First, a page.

The thought of “mother” brings to mind someone caring and nurturing. Someone who makes sure we take our vitamins, eat a good breakfast and do our homework. We like it when mom is cheerful, fun-loving and even downright silly.  And while mom may occasionally cramp our style, deep down we know that a good mother has to be stern and play the authoritarian when the situation warrants it.

  • “Put on a sweater, I’m cold.”
  • “No; I will not bring the homework you forgot to school. You should have put it in your backpack yourself.”
  • “I’m not going to tell you again.”
  • “I’m not running a taxi service.”
  • “Because I said so, that’s why!”

We love moms.

But we don’t want to work with them.

The HR Mom

Surveys regularly find that HR continues to be a female-dominated profession with representation hovering around 70% across the entirety of the HR workforce/profession. (and yes; approximately 65% are white). (Back in 2011, John Sumser let us know that HR is a 47-year- old white woman. She’s married, with kids and has pets that probably aren’t cats.”). 10 years later and all that appears to have happened is the average age has probably twitched up a bit.

And one of HR’s continuing problems is that there are lots of “moms” working in the field. NOT necessarily those who have children of their own but rather those who have decided they will ACT like a mother to the employees of their organization.

One would think that after decades (literally decades) of HR professionals desiring to be “strategic” and lamenting the fact that they are not taken seriously in their organizations, some of these mom-isms would disappear. But nope; there are regular chats, posts and discussions that could just as easily be taking place at the PTA meeting as in the HR office.

Over the last few months I have participated in discussions that provide lots of insight into how some HR practitioners feel the need to INSERT themselves into the types of situations that are either (a) placing HR in the role of caregiver and NOT strategic or business-critical in the least, or (b) reminiscent of an over-bearing and hovering mother intent on ‘”teaching a life lesson” to her offspring. To wit:

Topic: Companies providing menstrual products in employee restrooms.

  • Cossetting Mom: I keep supplies in my desk drawer in the HR office and employees who need a tampon or pad know they can come see me.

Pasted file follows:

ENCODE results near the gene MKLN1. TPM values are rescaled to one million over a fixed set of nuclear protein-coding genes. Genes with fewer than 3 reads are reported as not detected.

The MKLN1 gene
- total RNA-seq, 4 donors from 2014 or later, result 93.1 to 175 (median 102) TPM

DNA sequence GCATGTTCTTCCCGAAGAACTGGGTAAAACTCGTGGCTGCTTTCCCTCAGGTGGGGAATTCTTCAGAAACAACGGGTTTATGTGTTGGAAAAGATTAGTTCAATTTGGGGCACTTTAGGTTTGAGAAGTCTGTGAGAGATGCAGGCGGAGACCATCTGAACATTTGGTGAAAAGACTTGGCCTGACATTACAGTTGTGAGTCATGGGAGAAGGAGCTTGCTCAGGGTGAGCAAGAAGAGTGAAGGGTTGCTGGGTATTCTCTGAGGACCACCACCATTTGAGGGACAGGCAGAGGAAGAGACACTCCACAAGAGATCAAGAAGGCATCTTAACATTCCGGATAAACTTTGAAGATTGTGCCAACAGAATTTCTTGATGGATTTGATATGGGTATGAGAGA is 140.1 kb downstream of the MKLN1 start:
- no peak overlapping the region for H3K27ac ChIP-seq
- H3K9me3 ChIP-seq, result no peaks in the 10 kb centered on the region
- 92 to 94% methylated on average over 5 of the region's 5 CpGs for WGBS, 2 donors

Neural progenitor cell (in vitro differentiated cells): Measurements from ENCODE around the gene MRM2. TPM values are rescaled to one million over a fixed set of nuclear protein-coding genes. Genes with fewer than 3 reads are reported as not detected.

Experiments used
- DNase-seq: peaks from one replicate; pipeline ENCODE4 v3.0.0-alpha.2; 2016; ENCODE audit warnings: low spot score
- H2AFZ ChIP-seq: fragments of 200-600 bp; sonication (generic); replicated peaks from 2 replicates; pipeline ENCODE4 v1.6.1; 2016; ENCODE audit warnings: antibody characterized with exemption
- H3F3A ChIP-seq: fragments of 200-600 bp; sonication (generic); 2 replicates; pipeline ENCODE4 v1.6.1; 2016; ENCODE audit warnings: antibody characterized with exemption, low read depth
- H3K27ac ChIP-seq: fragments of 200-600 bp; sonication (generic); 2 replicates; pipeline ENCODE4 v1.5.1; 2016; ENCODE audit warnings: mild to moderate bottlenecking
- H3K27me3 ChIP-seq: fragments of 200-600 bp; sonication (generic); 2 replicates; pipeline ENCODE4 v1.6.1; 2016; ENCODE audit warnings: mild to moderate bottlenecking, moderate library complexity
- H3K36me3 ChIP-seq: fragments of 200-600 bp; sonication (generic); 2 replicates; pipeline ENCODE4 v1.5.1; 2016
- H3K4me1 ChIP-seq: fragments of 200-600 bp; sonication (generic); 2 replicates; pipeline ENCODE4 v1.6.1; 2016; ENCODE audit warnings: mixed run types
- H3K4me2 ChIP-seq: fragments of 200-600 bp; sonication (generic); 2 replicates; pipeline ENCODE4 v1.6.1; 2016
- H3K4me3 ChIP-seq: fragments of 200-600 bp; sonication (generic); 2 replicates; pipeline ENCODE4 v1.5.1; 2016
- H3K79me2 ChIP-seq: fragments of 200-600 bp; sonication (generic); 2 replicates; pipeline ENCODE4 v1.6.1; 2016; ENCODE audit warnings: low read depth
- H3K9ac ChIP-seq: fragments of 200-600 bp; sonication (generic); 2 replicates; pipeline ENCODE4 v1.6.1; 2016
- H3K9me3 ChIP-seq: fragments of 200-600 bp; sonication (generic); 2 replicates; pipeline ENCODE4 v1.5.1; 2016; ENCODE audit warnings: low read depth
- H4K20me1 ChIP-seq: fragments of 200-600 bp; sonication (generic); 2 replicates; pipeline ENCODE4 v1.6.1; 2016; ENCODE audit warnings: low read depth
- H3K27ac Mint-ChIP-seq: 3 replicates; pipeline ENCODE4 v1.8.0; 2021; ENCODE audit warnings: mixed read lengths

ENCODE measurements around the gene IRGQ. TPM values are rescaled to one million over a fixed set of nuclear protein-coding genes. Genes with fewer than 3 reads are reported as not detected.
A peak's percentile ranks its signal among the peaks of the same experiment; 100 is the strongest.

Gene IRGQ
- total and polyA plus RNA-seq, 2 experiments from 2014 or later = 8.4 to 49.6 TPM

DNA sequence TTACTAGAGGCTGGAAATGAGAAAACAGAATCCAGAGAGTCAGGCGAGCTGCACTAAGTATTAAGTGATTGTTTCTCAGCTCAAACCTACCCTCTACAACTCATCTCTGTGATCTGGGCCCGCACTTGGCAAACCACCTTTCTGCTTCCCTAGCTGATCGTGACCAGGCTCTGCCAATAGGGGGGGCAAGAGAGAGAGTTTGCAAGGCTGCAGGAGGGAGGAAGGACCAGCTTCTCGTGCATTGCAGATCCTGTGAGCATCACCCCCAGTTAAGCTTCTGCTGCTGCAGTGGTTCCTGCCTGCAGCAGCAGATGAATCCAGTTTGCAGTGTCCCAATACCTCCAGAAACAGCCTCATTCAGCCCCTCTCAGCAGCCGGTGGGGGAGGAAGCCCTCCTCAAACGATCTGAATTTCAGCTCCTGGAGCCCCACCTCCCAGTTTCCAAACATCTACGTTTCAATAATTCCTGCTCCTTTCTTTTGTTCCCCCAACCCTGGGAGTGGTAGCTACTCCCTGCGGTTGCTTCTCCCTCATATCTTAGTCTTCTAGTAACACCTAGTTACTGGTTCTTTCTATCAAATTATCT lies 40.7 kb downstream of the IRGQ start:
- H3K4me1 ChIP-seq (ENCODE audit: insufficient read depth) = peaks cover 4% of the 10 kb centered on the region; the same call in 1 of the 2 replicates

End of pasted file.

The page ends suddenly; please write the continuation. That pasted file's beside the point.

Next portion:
• Harsh Mom: Nope. People need to be prepared for any emergency and make sure they bring their own supplies.

Topic: Workplace attire/dress codes

  • Cossetting Mom: I have pins and a sewing kit available and some clear nail polish if an employee needs to mend their pantyhose.
  • Harsh Mom: I expect people to dress professionally even while we’re working virtually; I wrote a dress code for Zoom meetings.

Topic: Attendance (sick, tardy, emergency)

  • Cossetting Mom: *** rare and almost non-existent ***
  • Harsh Mom 1: If someone’s start time is 9 AM, I expect them to be at work no later than 8:55 AM. They need to plan for bad traffic and potential road accidents; there’s no excuse. Time for a write-up and attendance points!
  • Harsh Mom 2: Sick? But they can go to shopping because another employee saw them at Walgreen’s? If they’re too sick to come to work, they’re too sick to go outside. I don’t believe they’re really sick.

Topic: Meetings/Parties/Events

  • Cossetting Mom: I need to come up with a theme, purchase and wrap gifts for employees, determine what games we can play, and coordinate the food for 100 employees.
  • Harsh Mom: No drinking, eating or vaping allowed while you’re on the 4 PM Zoom team call.

Topic: Morale and Culture

  • Cossetting Mom: I bake something every week to leave in the breakroom and we have candy for employees in the HR Department; they love coming to visit us!
  • Harsh Mom: When I want their opinion we ask for it with an engagement survey; random and anonymous employee complaints are not useful at all.

Sound familiar? If so it may be time to go to your room and think about what you did…

Share
1 2 3 18
error

Enjoy this blog? Please spread the word.